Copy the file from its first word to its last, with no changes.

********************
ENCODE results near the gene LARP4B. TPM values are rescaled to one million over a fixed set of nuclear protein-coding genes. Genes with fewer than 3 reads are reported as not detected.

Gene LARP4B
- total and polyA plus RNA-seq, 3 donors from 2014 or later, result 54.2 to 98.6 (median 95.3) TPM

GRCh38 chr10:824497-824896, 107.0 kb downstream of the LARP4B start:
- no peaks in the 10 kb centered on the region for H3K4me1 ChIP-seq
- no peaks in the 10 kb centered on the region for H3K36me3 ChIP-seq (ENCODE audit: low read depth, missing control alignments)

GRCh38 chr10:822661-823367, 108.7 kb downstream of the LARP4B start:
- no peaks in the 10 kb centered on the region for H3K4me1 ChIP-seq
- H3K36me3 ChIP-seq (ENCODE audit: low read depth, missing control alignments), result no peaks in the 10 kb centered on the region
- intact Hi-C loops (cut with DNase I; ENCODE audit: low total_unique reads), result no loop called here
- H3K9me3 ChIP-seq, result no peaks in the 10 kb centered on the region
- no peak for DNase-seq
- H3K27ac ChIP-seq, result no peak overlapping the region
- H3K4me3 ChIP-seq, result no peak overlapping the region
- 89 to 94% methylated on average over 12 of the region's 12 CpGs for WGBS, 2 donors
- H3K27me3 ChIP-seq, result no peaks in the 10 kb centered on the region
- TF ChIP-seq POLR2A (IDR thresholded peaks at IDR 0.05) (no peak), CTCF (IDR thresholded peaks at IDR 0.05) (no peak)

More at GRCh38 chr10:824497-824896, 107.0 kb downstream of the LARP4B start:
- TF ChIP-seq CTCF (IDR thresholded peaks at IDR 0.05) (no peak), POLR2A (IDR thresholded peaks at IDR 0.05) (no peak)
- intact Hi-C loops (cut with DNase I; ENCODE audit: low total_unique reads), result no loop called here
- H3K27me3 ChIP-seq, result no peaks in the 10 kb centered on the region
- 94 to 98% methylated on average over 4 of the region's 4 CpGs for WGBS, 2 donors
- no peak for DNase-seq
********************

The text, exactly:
ENCODE results near the gene LARP4B. TPM values are rescaled to one million over a fixed set of nuclear protein-coding genes. Genes with fewer than 3 reads are reported as not detected.

Gene LARP4B
- total and polyA plus RNA-seq, 3 donors from 2014 or later, result 54.2 to 98.6 (median 95.3) TPM

GRCh38 chr10:824497-824896, 107.0 kb downstream of the LARP4B start:
- no peaks in the 10 kb centered on the region for H3K4me1 ChIP-seq
- no peaks in the 10 kb centered on the region for H3K36me3 ChIP-seq (ENCODE audit: low read depth, missing control alignments)

GRCh38 chr10:822661-823367, 108.7 kb downstream of the LARP4B start:
- no peaks in the 10 kb centered on the region for H3K4me1 ChIP-seq
- H3K36me3 ChIP-seq (ENCODE audit: low read depth, missing control alignments), result no peaks in the 10 kb centered on the region
- intact Hi-C loops (cut with DNase I; ENCODE audit: low total_unique reads), result no loop called here
- H3K9me3 ChIP-seq, result no peaks in the 10 kb centered on the region
- no peak for DNase-seq
- H3K27ac ChIP-seq, result no peak overlapping the region
- H3K4me3 ChIP-seq, result no peak overlapping the region
- 89 to 94% methylated on average over 12 of the region's 12 CpGs for WGBS, 2 donors
- H3K27me3 ChIP-seq, result no peaks in the 10 kb centered on the region
- TF ChIP-seq POLR2A (IDR thresholded peaks at IDR 0.05) (no peak), CTCF (IDR thresholded peaks at IDR 0.05) (no peak)

More at GRCh38 chr10:824497-824896, 107.0 kb downstream of the LARP4B start:
- TF ChIP-seq CTCF (IDR thresholded peaks at IDR 0.05) (no peak), POLR2A (IDR thresholded peaks at IDR 0.05) (no peak)
- intact Hi-C loops (cut with DNase I; ENCODE audit: low total_unique reads), result no loop called here
- H3K27me3 ChIP-seq, result no peaks in the 10 kb centered on the region
- 94 to 98% methylated on average over 4 of the region's 4 CpGs for WGBS, 2 donors
- no peak for DNase-seq